I didn’t join the street protests against Proposition 8 right after it passed. My gut reaction was: “Where were all these people when we had the chance to defeat it?” But “No on 8” ran a terrible campaign that would not have effectively used more volunteers, and it’s possible that many had tried to get involved. Now the state Supreme Court will decide what to do about Prop. 8, and City Attorney Dennis Herrera has put on a strong case to have it overruled. But that doesn’t mean the court will do the right thing; even the best legal arguments can lose. A mass movement of peaceful protest is crucial at building the political momentum to attain marriage equality—which can convince the Court it’s okay to overturn the “will of the voters.” Social movements rely too much on lawyers and politicians to make progress—without effectively using the masses of people who want to help. Now people are angry, and this weekend we saw mass protests across the country. It’s now time for everyday people to get involved.
As Barbara Ehrenreich once argued, Roe v. Wade didn’t just happen because a majority of Supreme Court justices decided women have the right to choose. It was after a mass movement worked hard for many years to make that politically possible. While we like to believe the best legal arguments always win in court, judges are—at the end of the day—politically connected lawyers who wear robes. As much as Dennis Herrera’s lawsuit is well written and legally sound, it’s still a leap of faith for the state Supreme Court to override a popular majority in the last election. And citizen action—if done effectively—can go a long way to give them the political courage to do the right thing.
Public outrage at Prop. 8’s passage has not just been a few angry protests in the Castro, or righteous indignation at churches. People who never thought of themselves as “activists” have suddenly been spurred into action—and they’re using the same tools the Obama campaign used to win the presidency. For example, my friend Trent started a Facebook group called “Californians Ready to Repeal Prop. 8.” He expected a few hundred people to join, but in less than a week the group had over 200,000 members. Efforts are afoot to collect signatures for a statewide proposition—in 2010, or sooner if we have a special election.
This viral activism is in stark contrast to the “No on 8” campaign—where people relied on political leaders who failed us in waging a statewide effort. My first involvement with “No on 8” was in July, right after the San Francisco Pride parade. The campaign had just collected thousands of postcards at Pride, and our task was to call these people and recruit them to volunteer. But a lot of people come to SF Pride from across the state, and all the volunteer activities were in San Francisco. It was a lot to ask someone who lives in Monterey or Santa Rosa to come table at a farmers’ market in San Francisco for a day.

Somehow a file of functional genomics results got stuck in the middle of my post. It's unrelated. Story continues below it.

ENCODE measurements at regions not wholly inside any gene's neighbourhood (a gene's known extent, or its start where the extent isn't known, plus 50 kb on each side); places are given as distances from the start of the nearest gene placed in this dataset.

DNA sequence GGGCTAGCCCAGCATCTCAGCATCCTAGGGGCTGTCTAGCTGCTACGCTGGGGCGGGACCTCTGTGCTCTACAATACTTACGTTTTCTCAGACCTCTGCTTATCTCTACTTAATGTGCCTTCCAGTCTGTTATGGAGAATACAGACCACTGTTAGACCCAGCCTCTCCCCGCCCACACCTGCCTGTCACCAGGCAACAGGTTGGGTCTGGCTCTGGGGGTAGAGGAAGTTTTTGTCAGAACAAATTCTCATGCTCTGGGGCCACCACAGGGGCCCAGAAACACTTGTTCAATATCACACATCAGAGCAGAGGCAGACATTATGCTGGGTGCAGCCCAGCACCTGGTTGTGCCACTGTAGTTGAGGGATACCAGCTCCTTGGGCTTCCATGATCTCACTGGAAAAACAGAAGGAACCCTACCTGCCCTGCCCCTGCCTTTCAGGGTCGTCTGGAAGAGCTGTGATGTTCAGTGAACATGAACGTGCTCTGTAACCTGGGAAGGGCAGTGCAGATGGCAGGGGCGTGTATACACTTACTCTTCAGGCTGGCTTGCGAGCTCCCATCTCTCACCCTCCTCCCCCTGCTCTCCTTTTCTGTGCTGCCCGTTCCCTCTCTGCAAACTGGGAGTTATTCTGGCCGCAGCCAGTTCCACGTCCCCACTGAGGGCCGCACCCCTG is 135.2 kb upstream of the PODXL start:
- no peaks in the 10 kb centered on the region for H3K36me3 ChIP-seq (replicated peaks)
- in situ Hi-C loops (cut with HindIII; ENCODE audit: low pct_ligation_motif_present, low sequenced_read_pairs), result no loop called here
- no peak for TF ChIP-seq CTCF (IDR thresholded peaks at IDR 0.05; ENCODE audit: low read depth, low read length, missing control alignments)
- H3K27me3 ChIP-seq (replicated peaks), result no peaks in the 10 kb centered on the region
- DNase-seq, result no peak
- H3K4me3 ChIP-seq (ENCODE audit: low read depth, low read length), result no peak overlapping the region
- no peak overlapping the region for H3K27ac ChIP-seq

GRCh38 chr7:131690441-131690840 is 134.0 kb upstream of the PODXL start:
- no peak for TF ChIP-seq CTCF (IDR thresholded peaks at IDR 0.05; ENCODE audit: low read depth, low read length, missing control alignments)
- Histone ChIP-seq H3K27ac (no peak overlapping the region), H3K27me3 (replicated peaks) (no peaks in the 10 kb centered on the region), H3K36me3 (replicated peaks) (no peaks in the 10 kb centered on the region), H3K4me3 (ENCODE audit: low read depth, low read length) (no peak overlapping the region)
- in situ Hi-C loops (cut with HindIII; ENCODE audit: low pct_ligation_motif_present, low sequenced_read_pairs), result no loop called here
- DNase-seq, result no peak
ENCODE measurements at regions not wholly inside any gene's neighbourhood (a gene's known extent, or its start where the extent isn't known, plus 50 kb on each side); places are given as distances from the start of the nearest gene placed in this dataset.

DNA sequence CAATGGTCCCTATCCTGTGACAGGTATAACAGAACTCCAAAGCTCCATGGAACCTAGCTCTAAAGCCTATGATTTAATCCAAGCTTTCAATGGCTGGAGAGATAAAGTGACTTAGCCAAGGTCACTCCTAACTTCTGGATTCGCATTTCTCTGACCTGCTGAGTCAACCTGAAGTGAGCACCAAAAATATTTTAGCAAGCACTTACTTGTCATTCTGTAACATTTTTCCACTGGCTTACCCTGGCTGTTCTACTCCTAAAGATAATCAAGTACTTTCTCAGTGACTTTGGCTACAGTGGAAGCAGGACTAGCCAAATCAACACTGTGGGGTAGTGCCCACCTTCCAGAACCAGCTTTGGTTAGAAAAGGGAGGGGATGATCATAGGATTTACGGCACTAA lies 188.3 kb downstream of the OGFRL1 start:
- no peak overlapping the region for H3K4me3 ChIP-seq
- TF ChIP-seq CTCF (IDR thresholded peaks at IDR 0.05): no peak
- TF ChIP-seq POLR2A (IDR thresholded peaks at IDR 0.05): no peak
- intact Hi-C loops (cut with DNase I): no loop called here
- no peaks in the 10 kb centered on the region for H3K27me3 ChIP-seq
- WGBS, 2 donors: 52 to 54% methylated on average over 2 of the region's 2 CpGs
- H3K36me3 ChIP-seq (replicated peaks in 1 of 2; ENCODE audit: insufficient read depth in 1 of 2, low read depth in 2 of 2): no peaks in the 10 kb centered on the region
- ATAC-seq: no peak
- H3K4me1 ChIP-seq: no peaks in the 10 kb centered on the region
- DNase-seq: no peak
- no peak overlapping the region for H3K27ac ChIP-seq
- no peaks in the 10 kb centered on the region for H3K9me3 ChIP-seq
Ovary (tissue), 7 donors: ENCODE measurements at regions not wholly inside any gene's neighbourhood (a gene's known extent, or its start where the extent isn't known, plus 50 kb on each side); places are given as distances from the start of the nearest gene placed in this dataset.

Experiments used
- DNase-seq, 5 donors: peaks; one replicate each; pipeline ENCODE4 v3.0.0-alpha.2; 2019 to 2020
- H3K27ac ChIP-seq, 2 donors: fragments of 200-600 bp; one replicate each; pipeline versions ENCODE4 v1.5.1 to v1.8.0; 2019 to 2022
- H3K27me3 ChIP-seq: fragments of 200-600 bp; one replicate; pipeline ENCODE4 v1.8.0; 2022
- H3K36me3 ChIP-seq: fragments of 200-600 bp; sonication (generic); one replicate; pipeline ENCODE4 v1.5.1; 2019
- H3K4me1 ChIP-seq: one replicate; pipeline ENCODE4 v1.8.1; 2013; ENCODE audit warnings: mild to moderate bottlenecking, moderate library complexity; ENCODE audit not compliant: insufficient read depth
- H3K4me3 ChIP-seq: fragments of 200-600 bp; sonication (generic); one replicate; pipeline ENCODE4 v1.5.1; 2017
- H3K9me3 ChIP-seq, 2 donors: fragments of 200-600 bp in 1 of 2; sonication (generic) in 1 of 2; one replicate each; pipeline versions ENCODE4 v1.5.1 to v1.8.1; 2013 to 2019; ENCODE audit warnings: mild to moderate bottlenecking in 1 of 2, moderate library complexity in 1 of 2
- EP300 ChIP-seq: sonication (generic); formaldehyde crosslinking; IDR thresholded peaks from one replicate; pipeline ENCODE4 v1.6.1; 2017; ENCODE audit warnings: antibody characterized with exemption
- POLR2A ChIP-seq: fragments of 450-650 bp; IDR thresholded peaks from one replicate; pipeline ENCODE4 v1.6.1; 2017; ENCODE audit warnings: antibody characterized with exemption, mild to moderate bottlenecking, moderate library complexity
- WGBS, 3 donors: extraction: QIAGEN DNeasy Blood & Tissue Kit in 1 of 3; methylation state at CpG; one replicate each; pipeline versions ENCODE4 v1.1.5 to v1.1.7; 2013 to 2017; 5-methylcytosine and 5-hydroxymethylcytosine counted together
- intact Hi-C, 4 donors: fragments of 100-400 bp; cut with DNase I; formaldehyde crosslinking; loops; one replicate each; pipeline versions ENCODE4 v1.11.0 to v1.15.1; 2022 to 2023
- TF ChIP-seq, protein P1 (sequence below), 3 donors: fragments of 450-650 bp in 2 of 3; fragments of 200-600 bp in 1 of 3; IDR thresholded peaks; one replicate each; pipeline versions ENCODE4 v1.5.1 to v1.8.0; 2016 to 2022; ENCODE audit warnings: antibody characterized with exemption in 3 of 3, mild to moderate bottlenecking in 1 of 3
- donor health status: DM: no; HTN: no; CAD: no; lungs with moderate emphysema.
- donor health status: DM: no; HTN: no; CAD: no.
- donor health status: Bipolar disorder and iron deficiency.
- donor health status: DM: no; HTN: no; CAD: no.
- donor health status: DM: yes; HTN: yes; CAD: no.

I asked the campaign why they couldn’t just get people to do “No on 8” activities in their own communities. They didn’t have to wait until the campaign could afford to open offices in other parts of the state. Online groups like MoveOn have perfected the model of using the Internet to connect like-minded activists to each other—and get them to meet in “offline” locations to push their political cause. My suggestion was ignored. Now we see spontaneous efforts—organized online via social networks, without any “leaders”—to lay the groundwork for a future Proposition campaign to restore marriage equality.
Nov. 15 was a massive “Day of Protest” against Prop. 8, and we predictably had a huge rally in San Francisco. But we also had nearly 2,000 people in Sacramento, 12,000 in Los Angeles, a whopping 20,000 in San Diego, 2,500 in Santa Rosa, and over 1,000 in Downtown Ventura. And it wasn’t just a statewide action—12,000 took to the streets in Seattle, 5,000 in Boston, thousands in Chicago, 1,000 in Albuquerque and even a rally in Peoria. Prop. 8 hit a nerve felt past California’s boundaries: during a presidential election that gave millions hope, one of our bluest states voted to take away peoples’ fundamental rights. People are upset, and want to get involved.
Now Prop. 8’s fate is in the hands of our state Supreme Court—who must decide if the greater good (equal protection under law) is worth telling 52 percent of California voters they can’t eliminate marriage rights. Peaceful protests can give the judges the resolve to do the right thing. Unlike George W. Bush—who said he didn’t “listen to focus groups” after 2 million people across the world marched against the Iraq War on a single day—I believe that our justices will take these protests seriously. Which is why they matter so much.
This article was originally posted on BeyondChron.org.